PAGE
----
As someone who has spent lots of time crawling through the greasy bits of bureaucracy looking for stuff, my impression (underlined) is that Canberra Hospital, and maybe other bits of the system, might be heavily oversupplied with clerks doing work which may not be as productive as some other tasks. But I’d need some numbers and a bit of energetic analysis to assess whether my impression is realistic. My other impression from family use of the ACT health system is that the professional medical staff is extremely competent and responsive, but that impression too might need to be adjusted by some real system-wide information.

snoopydoc 12:30 am 08 Jul 12

mezza76 said :

snoopydoc said :

Hmmm, everyone seems to have an acute case of missing-the-point-itis…

….
3. The problem is not enough acute hospital beds per capita. Plain and simple.
4. Addressing #3 is vastly more important and useful than whinging about #1.

That’s a nice AMA view of the world. You might want to add hospital diversion programs, early intervention, access block programs, buying capacity in private hospitals where appropriate to free beds… and better efficiency of EDs. Plain and simple huh?

Yes, plain and simple.

ED overcrowding is caused primarily by access block.

Access block is caused by an insufficient number of acute inpatient beds.

All the rest is window dressing. Better preventive health care and more “non-acute” aged care beds, etc. will help. But there is no getting away from the fact that for the forseeable future there will be a requirement for a certain number of acute hospital beds per unit of population, and that ratio is currently not sufficient to meet even average demand, let alone surge capacity.

Fixing the frilly add-ons is nice, but prioritising resource allocation to the most obvious and contributory deficiency of the system is a more sensible approach. Improving the efficiency of your car’s engine by even 1 or 2% is vastly better than buying headlights that are 50% more efficient.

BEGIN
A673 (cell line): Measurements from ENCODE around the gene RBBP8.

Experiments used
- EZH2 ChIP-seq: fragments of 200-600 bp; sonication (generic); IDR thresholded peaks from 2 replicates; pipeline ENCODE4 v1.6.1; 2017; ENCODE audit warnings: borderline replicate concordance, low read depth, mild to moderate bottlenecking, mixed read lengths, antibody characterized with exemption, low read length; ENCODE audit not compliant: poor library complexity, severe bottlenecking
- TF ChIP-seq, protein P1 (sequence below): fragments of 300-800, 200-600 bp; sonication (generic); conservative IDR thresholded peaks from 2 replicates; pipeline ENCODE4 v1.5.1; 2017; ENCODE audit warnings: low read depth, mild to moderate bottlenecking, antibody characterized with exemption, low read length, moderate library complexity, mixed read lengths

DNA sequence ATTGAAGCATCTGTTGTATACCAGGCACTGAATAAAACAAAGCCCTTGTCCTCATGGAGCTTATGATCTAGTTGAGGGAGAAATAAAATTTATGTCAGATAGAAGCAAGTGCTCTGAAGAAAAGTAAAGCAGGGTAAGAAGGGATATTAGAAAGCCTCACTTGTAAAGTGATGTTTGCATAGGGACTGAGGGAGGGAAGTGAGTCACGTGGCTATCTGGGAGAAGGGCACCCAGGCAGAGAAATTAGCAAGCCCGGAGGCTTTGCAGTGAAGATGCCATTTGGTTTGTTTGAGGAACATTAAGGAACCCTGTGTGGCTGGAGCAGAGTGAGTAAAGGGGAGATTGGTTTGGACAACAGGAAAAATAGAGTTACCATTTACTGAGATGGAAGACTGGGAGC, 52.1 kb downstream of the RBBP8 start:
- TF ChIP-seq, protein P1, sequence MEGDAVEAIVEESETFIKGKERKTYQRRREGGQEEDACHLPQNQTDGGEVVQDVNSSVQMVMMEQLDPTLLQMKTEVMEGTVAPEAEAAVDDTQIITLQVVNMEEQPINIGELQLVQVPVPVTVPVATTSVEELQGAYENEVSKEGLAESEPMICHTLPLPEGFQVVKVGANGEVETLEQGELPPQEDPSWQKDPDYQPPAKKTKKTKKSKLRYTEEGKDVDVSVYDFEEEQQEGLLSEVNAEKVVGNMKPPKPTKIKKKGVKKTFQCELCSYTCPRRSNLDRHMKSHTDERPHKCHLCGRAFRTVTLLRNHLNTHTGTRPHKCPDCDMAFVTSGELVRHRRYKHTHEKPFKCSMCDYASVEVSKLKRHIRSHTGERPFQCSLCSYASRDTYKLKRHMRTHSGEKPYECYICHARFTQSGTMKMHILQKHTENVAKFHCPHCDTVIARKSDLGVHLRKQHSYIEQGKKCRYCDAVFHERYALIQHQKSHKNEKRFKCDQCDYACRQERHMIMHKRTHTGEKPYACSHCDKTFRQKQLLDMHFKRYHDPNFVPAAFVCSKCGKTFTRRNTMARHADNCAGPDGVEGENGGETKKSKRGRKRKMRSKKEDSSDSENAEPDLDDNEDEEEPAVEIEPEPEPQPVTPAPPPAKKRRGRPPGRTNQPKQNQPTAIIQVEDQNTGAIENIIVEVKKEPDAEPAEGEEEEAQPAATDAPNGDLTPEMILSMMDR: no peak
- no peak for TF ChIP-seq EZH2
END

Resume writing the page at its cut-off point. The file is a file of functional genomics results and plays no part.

I suggest you do a spot of reading about optimal bed occupancy and flow modelling, catch up with the latest peer-reviewed literature on access block and review the figures for acute beds per 1,000 population and the reduction thereof over the past 10-20 years in Australia.

And for the record I am not a member of the AMA… cheers. 🙂

mezza76 10:05 pm 07 Jul 12

snoopydoc said :

Hmmm, everyone seems to have an acute case of missing-the-point-itis…

….
3. The problem is not enough acute hospital beds per capita. Plain and simple.
4. Addressing #3 is vastly more important and useful than whinging about #1.

That’s a nice AMA view of the world. You might want to add hospital diversion programs, early intervention, access block programs, buying capacity in private hospitals where appropriate to free beds… and better efficiency of EDs. Plain and simple huh?

snoopydoc 9:34 pm 07 Jul 12

Hmmm, everyone seems to have an acute case of missing-the-point-itis…

1. Dishonest reporting is unethical and unfortunate.
2. The numbers in question (the real ones) are pretty bad.
3. The problem is not enough acute hospital beds per capita. Plain and simple.
4. Addressing #3 is vastly more important and useful than whinging about #1.

housebound 5:44 pm 06 Jul 12

Nylex said :

dungfungus said :

johnboy said :

Yeah but no-one believes him either.

At least he resigned.

Even the hOmocidal idiots who insisted on exploding the Canberra Hospital failed to resign.

But they had to face a coronial inquiry – and then there was talk of someone being charged.

And Kate Carnell resigned as a direct result.

Nylex 4:42 pm 06 Jul 12

dungfungus said :

johnboy said :

Yeah but no-one believes him either.

At least he resigned.

Even the hOmocidal idiots who insisted on exploding the Canberra Hospital failed to resign.